TORONTO -- The Red Sox staked their claim to first place in the American League East by soundly outplaying the Blue Jays in almost every facet of the game during their highly anticipated series opener on Friday night.Right-hander Rick Porcello became the Majors' first 20-game winner this season by limiting
TORONTO -- The Red Sox staked their claim to first place in the American League East by soundly outplaying the Blue Jays in almost every facet of the game during their highly anticipated series opener on Friday night.
Right-hander Rick Porcello became the Majors' first 20-game winner this season by limiting Toronto to a pair of runs while striking out seven over seven innings during Boston's 13-3 victory. He scattered six hits and walked just one as the Red Sox increased their lead atop the division to two games over the second-place Blue Jays.
"It's definitely a huge honor," said Porcello, the first Boston pitcher to win 20 games since Josh Beckett in 2007. "It's hard to win one game in the big leagues let alone 20. I'm very proud of that. At the same time, it's collective. We had to swing the bats and play defense. It's a complete team effort."
Xander Bogaerts and Hanley Ramirez each homered while every member of the starting lineup reached base at least once. Dustin Pedroia had three hits and four RBIs from the leadoff spot. Boston scored at least once in each of the first four innings and in the seventh it broke the game open with six runs.
"You know what? We're all sitting here with 22 games to play and every team is the team to beat right now," said Red Sox manager John Farrell.
Blue Jays right-hander Marco Estrada could not pitch his way out of the third inning after being roughed up for the fourth time in his last five outings. Estrada allowed four runs -- three earned -- on six hits and three walks. Estrada, who allowed three earned runs or fewer in 18 of his first 20 starts, has allowed five or more in four of his last five starts while posting a 7.71 ERA.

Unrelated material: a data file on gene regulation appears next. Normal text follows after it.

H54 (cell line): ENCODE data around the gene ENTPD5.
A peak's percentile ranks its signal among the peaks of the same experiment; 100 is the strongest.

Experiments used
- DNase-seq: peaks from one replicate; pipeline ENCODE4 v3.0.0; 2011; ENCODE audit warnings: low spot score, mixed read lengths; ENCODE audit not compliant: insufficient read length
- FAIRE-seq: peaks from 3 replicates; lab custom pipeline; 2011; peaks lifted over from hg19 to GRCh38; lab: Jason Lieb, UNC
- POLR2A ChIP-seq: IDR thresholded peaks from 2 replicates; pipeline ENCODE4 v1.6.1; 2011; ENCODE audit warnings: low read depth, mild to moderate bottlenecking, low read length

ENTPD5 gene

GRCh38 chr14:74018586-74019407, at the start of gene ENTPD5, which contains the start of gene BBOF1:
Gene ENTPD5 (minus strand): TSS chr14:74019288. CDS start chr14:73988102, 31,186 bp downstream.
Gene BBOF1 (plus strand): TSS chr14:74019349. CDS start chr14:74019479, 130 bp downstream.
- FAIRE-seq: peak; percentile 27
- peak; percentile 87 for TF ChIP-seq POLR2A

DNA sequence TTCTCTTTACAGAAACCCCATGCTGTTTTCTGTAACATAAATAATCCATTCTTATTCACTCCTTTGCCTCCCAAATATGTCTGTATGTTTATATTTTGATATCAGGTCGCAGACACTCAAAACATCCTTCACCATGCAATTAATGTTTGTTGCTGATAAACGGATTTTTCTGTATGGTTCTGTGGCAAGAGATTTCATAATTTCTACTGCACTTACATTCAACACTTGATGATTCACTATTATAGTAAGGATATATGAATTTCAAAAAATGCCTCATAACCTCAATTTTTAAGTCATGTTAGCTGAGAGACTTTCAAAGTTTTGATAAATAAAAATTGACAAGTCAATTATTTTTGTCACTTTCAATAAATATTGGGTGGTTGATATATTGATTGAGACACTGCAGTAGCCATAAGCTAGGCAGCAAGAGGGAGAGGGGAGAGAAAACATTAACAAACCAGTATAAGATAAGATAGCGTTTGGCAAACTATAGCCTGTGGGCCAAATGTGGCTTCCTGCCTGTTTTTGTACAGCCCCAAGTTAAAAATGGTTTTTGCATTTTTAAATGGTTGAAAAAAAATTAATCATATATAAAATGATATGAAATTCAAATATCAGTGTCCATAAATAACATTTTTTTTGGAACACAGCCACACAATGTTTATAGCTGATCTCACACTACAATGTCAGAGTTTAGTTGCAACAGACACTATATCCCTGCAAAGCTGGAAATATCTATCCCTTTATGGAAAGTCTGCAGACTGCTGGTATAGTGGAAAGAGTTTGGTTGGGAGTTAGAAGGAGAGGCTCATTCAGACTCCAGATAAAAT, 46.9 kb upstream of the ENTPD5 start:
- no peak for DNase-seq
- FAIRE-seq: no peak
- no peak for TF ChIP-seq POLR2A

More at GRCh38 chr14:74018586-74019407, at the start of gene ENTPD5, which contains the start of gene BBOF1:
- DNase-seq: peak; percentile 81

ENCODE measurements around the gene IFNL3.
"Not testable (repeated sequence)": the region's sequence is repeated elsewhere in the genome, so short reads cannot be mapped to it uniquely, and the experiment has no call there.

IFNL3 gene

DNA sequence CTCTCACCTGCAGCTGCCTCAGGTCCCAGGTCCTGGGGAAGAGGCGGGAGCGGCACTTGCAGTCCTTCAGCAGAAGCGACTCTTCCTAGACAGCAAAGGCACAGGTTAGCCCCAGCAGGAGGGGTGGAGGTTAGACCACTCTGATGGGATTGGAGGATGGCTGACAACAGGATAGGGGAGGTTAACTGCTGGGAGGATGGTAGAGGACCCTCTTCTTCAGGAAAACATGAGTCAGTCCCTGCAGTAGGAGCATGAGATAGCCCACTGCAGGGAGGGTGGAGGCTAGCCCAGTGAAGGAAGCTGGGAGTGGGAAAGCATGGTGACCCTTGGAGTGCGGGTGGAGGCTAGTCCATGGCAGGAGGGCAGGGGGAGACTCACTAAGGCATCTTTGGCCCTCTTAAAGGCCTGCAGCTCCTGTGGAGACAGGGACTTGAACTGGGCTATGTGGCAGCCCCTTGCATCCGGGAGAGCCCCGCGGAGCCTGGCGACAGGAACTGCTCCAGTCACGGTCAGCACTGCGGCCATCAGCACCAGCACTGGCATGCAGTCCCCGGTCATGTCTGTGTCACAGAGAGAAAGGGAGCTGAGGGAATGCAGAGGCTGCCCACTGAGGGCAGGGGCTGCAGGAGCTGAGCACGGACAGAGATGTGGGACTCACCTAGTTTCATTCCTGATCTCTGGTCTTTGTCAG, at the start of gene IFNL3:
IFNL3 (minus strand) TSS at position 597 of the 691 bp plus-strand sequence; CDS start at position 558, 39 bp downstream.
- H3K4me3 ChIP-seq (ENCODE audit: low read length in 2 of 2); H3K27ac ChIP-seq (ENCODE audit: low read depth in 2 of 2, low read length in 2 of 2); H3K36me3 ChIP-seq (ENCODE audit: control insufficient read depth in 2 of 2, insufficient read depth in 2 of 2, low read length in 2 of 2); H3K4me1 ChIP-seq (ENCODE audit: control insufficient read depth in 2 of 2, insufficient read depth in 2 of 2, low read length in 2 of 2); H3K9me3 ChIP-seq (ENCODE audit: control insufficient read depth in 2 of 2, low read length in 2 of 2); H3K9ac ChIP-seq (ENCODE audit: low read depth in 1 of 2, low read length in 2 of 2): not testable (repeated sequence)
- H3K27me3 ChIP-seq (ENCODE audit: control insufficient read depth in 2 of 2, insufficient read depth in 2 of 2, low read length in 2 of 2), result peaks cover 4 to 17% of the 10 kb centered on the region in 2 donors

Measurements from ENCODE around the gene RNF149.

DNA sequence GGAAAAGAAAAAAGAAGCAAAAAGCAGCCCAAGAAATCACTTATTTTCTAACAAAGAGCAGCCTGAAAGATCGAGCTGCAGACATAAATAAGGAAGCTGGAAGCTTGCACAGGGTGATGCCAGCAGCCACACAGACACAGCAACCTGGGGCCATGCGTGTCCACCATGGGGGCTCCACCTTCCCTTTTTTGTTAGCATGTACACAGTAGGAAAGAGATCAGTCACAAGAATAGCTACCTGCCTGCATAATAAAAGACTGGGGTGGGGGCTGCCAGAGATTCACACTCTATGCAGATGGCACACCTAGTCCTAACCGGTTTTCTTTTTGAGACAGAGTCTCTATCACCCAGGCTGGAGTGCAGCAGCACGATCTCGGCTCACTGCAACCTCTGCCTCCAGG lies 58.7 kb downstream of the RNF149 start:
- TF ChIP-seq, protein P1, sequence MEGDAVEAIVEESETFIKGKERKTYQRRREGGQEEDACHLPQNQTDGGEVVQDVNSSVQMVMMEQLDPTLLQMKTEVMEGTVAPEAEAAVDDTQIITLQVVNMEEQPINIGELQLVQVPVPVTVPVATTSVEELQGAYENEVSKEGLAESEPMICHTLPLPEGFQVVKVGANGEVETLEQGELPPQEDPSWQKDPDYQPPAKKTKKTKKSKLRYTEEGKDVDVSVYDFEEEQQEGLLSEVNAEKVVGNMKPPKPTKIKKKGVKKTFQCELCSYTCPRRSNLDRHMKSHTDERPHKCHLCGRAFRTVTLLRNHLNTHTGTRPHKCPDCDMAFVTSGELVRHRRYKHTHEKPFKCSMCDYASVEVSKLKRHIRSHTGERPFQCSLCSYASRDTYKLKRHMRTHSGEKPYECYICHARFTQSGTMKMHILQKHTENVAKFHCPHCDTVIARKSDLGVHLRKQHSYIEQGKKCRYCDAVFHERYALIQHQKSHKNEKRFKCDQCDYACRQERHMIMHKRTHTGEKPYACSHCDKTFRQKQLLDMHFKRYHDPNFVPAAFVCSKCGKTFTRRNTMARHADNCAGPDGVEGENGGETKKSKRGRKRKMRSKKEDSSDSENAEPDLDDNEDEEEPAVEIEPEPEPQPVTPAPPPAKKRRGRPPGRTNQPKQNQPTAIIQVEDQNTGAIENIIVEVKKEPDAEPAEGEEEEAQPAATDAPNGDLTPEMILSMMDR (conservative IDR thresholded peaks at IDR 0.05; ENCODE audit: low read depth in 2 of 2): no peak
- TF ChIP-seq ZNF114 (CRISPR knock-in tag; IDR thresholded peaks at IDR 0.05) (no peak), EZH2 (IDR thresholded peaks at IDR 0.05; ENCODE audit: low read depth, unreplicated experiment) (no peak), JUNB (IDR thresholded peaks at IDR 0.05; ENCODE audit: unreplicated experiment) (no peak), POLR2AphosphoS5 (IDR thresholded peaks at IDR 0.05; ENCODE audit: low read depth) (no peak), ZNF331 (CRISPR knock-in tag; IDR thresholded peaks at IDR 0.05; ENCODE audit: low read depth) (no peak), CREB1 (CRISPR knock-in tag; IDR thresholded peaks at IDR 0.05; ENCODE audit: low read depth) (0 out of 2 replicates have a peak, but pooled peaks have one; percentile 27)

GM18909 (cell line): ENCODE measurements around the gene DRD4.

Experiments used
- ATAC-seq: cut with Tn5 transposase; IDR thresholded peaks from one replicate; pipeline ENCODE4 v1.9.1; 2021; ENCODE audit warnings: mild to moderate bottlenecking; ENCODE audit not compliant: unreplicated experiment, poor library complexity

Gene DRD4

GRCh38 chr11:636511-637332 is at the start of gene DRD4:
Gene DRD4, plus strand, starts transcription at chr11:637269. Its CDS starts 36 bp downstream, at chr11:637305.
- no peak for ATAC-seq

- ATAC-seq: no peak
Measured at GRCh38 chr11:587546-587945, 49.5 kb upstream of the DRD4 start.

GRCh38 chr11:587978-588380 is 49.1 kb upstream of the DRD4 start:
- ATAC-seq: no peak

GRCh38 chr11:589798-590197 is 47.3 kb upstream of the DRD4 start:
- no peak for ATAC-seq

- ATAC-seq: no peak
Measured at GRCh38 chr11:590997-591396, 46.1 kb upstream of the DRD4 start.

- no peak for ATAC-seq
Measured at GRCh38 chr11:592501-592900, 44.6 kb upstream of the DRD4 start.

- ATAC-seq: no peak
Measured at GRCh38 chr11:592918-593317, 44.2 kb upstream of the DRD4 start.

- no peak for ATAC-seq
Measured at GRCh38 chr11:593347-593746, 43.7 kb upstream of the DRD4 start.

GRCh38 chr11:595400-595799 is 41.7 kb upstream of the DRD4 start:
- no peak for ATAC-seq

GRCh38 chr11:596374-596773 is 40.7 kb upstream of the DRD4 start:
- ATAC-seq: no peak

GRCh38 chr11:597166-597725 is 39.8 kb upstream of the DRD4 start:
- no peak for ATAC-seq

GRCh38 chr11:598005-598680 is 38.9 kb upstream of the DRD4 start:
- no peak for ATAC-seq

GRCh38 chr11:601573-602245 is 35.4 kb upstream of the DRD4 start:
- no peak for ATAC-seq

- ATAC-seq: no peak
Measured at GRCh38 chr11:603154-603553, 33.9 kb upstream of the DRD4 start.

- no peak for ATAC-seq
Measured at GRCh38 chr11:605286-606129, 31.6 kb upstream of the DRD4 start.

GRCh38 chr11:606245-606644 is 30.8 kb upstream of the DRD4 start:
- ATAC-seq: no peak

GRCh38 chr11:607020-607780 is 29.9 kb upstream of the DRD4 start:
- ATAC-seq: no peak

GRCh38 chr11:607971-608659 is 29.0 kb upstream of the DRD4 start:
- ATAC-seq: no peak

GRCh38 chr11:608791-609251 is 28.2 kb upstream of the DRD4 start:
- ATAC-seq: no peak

Melvin Upton Jr. and Devon Travis each committed an error as the Blue Jays also experienced plenty of issues on defense throughout the night. Dioner Navarro was charged with a passed ball and Michael Saunders also had an issue handling Mookie Betts' double in the first inning.
Detroit beat Baltimore, 4-3, on Friday night, which means Toronto leads both teams by one game for the top AL Wild Card spot.
"We didn't play a very good game, that's pretty obvious," Blue Jays manager John Gibbons said. "Overall, it was just a blah, not very well played game. … It is uncharacteristic of us, so put it behind you. We haven't seen that too often. I really can't remember seeing a game like that in a long time."
MOMENTS THAT MATTERED
Porcello escapes big jam: In the bottom of the third, the Blue Jays looked primed to storm back from a 4-0 deficit. A two-run single by Travis made it a two-run game. There were still two on with one out, and Porcello (20-3, 3.21 ERA) had to deal with Toronto's two most dangerous hitters. Josh Donaldson struck out on three pitches, as Porcello completed the exchange by freezing the AL's reigning Most Valuable Player Award winner on a 92-mph fastball.
Edwin Encarnacion then hit into a 5-4-3 double play to end the rally. This marked the ninth straight start Porcello has gone at least seven innings while giving up three earned runs or fewer.
"Yeah, that was big," said Porcello. "That was a heck of a play by Travis [Shaw]. That ball took a tough hop at the last second and he made a great play on it. That inning was the inning for me to limit to the damage there."
Melvin's miscues: Toronto's defense is generally considered one of its strengths, but it proved to be a weakness during each of Boston's early rallies. Upton misplayed a liner off the bat of Betts in the third, he dropped a lazy fly ball later that inning and then overran a double by Brock Holt later in the fourth. The trio of mistakes eventually led to a pair of "Bronx cheers" in the fifth inning after Upton cleanly fielded a single and then ran off the field to a standing ovation after catching a fly ball to left.